In re Marriage of Davis
APPELLATE COURT OF ILLINOIS
A.D., 2003In re MARRIAGE OF
DAWN K. DAVIS, n/k/a
DAWN K. HEINRICH,
) Appeal from the Circuit Court
of the 13th Judicial Circuit,
La Salle County, Illinois
William R. Banich
JUSTICE LYTTON delivered the opinion of the court:
The petitioner, Dawn Heinrich, and the respondent, Craig Davis, were divorced in 1999. Custody of their daughter Kirsten was set by a joint parenting agreement. Dawn later filed a petition to modify Kirsten's visitation schedule and to resolve where Kirsten should attend school. The trial court determined that Kirsten should attend school in Ottawa, Illinois. The trial judge refused to hear evidence on the motion for modification of the visitation schedule based on his opinion that no material change in circumstances unknown to the parties at the time of the joint parenting agreement had occurred. Dawn appeals, arguing that the trial judge abused his discretion by not addressing the visitation issue. After careful consideration, we affirm in part, reverse in part, and remand for further proceedings.
When Dawn and Craig divorced, Kirsten was almost three years old. At the time of the dissolution, Dawn resided in Ottawa, Illinois, and Craig resided in Granville, Illinois. The joint parenting agreement provided that custody would be split between the parties as follows: Kirsten was to reside with Dawn from 4 p.m. Monday until 4 p.m. Wednesday. From 4 p.m. Wednesday until 4 p.m. Friday, she was to reside with Craig. From 4 p.m. Friday until 4 p.m. Monday, Kirsten was to reside with Dawn. The following week, the visitation days were reversed, with Craig having custody on Monday through Wednesday and Friday through Monday, and Dawn having custody from Wednesday through Friday. The effect of the custody schedule was that Kirsten resided with each parent seven days of every fourteen. The agreement further provided that each parent was the custodial parent of Kirsten during his or her time with her.
Additionally, a provision in the agreement provided that if the parties could not agree where Kirsten was to go to school by May 1 of the year she was to begin school, then either party could petition the court to determine where she would go to school. Nothing in this provision discussed a change in the custody arrangement once the court made a determination on the school issue.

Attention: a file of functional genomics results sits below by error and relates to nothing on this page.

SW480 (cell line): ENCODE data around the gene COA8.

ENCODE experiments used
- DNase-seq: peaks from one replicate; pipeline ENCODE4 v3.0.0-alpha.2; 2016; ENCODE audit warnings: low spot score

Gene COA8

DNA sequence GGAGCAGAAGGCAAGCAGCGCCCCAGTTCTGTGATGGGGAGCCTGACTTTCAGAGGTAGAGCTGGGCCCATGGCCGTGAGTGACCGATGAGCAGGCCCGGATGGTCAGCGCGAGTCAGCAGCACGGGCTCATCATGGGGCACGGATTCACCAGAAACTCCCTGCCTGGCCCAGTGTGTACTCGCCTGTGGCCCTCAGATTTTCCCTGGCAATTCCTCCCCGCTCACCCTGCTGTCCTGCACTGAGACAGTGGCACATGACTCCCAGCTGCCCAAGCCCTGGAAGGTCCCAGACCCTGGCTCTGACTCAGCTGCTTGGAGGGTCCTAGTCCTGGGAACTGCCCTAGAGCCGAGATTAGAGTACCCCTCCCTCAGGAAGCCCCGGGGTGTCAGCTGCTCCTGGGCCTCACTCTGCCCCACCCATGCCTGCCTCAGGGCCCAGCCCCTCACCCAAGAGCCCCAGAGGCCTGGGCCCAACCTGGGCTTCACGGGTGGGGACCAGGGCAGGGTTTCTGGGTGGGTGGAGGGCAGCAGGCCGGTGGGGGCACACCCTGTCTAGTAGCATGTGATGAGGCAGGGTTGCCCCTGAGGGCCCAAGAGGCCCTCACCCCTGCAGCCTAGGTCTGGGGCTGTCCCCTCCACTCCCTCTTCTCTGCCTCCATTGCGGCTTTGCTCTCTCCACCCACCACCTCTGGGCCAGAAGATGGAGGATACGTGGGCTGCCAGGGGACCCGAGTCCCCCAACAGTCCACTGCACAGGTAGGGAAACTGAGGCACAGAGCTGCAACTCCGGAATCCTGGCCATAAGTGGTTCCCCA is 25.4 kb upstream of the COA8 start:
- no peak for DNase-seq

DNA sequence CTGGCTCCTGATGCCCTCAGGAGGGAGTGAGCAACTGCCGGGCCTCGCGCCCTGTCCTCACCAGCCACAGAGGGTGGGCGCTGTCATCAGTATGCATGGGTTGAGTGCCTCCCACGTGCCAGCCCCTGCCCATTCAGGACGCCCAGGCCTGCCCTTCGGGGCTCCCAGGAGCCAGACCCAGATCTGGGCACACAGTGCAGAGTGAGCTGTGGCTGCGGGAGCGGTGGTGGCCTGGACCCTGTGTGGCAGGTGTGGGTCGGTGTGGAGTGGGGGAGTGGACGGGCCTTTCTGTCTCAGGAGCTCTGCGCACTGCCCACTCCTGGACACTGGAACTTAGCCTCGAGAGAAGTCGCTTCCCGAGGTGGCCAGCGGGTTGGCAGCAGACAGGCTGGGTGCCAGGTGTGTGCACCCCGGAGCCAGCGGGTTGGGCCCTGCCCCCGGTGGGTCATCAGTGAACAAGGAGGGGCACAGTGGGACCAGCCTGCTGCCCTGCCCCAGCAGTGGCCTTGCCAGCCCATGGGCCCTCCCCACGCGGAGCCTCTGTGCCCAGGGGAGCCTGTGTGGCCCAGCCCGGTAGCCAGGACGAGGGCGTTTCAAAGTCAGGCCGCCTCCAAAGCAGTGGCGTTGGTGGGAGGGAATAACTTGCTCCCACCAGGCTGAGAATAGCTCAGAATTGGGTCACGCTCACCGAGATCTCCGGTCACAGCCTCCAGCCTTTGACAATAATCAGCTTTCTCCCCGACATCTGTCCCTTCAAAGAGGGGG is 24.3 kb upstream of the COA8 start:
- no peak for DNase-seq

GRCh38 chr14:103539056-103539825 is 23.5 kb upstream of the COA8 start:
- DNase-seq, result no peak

Dawn filed a petition to modify the joint custody agreement on January 9, 2002. The petition requested that the court grant primary physical custody of Kirsten to Dawn so that when Kirsten began attending school in the fall she would have a primary residence. Craig filed a motion to dismiss, arguing that there was no change in circumstance that was not contemplated by the parties at the time of the divorce. The trial court agreed and dismissed the petition without a hearing.
On May 20, 2002, Dawn filed a petition to have the trial court determine which school Kirsten should attend and to modify visitation. In this petition Dawn stated that she was a stay-at-home mother and that Kirsten had numerous ties both to the community and to other children that would be attending the same grade school in Ottawa. Dawn also asserted that if the court determined that Kirsten would attend school in Ottawa, the court should modify the visitation so that Kirsten spent more time during the week in Ottawa than the present schedule allowed. In response, Craig filed a motion to dismiss, asserting that this was simply another attempt to modify custody.
At the hearing on the petition, the trial judge repeatedly stated that the current custody arrangement was not in Kirsten's best interest. He found that attending school was a change in circumstances. However, based on the provision regarding court intervention about the decision of which school to attend, the judge found that the circumstance was contemplated by the parties at the time they entered the joint parenting agreement. As a result, the judge determined that under the Illinois Marriage and Dissolution of Marriage Act (Act) (750 ILCS 5/101 et seq. (West 2000)), he had no authority to hold a hearing on the custody modification. Therefore, he granted Craig's motion as to the visitation modification, and the matter proceeded to a hearing on the school determination.
At the hearing, Dawn presented evidence that Kirsten had a sibling and friends who would be attending school in Ottawa. Dawn testified that she was a stay-at-home mom, and she would take Kirsten to school every day and be home when Kirsten arrived from school.
Craig testified that he had a flexible employment schedule, and he would be able to be home when Kirsten arrived from school if she attended school in Granville. Currently, Kirsten did not have any friends who would be attending the Granville school. He stated that he had looked on various web sites at the "school report cards" created by the State, and that Granville schools scored better than Ottawa schools in several areas. The school report cards were not entered as evidence.
The trial judge determined that Kirsten should attend school in Ottawa. The judge further ordered that on the days she was residing with Craig, he was to bring her to school and Dawn was to pick her up after school and return her to Craig's custody. During the hearing the judge again expressed his belief that the custody arrangement was not in Kirsten's best interest.